Thursday, June 23, 2016

Home Remedies for Dysmenorrhea

Home Remedies for Dysmenorrhea / Menstrual cramps

by: Arlene Gentallan

        Is there an anxiety and dread that comes along with your monthly period? You're not alone in the battle. Dysmenorrhea is such a common problem that it afflicts 1 in every 4 women. Menstruation can become hard and frustrating when it brings about pain, but instead of resorting to medications which may have untoward side effects, why not try some of nature's best remedy?


What is Dysmenorrhea / Menstrual cramps?

        Dysmenorrhea or menstrual cramps is the cramping pain women experience 1-2 days before menstruation begins or while menstruating. Pain is usually felt at pelvis, lower abdomen, lower back, or inner thighs. Severity may vary from mild discomfort to severe pain that interferes with daily activity.

        If it's primary dysmenorrhea where there is no underlying pathological condition, pain may usually last for just a few hours but may persist for up to 1-3 days, which may be accompanied by nausea, vomiting, fatigue, diarrhea, and headache. The pain caused by primary dysmenorrhea may lessen as the woman's age advances and may completely stop once she bore her first child.

        Secondary dysmenorrhea is caused by a gynecological disorder such as endometriosis, adenomyosis, and PID. It's typical onset is during a woman's adulthood. The pain it causes usually lasts a duration of more than 3 days.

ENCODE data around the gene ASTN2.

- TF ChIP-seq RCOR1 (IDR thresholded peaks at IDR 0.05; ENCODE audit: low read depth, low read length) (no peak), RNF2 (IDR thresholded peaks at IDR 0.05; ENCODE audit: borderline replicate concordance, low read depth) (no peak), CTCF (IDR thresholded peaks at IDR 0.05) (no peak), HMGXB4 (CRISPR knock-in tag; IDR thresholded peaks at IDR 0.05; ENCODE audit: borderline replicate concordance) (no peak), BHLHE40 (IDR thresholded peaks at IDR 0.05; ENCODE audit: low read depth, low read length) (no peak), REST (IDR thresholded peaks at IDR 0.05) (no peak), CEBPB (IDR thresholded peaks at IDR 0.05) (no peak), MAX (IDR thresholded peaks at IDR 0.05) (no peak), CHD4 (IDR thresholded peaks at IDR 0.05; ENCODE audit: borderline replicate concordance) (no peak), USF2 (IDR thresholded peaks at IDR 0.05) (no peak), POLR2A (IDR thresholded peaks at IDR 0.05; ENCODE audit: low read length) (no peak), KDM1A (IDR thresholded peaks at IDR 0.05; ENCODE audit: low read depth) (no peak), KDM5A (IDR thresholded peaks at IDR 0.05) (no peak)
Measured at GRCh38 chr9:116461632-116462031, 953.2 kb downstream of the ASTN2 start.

Nature's Ways to Beat Pain:


1. Heat Application

        Applying heat to your lower abdomen and pelvic area helps relax your muscle which will then ease your menstrual cramp. You can use hot compress, hot pack, or heating pad. You can also relieve menstrual cramp with a nice hot bath. Pour in a few drops of lavender oil on your bath water for a much relaxing experience.

        If in cases when you don't have a handy hot compress with you, you can use a glass or plastic bottle filled with hot water instead. Be sure to use a padding so you won;t burn yourself.



2. Lavender oil

        Lavender's clean relaxing fragrant is a good home remedy for dysmenorrhea. The result of a study by Raisi Dehkordi, Hosseini Baharanchi, and Bekhradi shows that 

"lavender inhalation was effective in alleviating dysmenorrhea symptoms, suggesting that it could be applied by midwives in a safe manner because of no side effects, simplicity and cost-effectiveness for all patients."

        Lavender oil can also be applied topically on the lower abdomen and pelvis to relieve mentrual cramps.

Note: Up yo date, there is not much research done regarding the ingestion of lavender oil. Some people experience negative side effects when taking it by mouth.

3. Chamomile tea

         A study publised on ACS's Journal of Agricultural and Food Chemistry shows that intake of 5 glass of German chamomile (Matricaria recutita) every day for 2 weeks results in higher urine levels of  hippurate and glycine in it's 14 participants (7 male & 7 female).

           Hippurate is a metabolite associated with antibacterial activity. This explains how chamomile tea is able to help the body's immune system fight infectious diseases like common cold. Glycine is an amino acid neurotransmitter associated with muscle relaxation, nerve inhibition and sedation. Thus, alleviating menstrual cramps.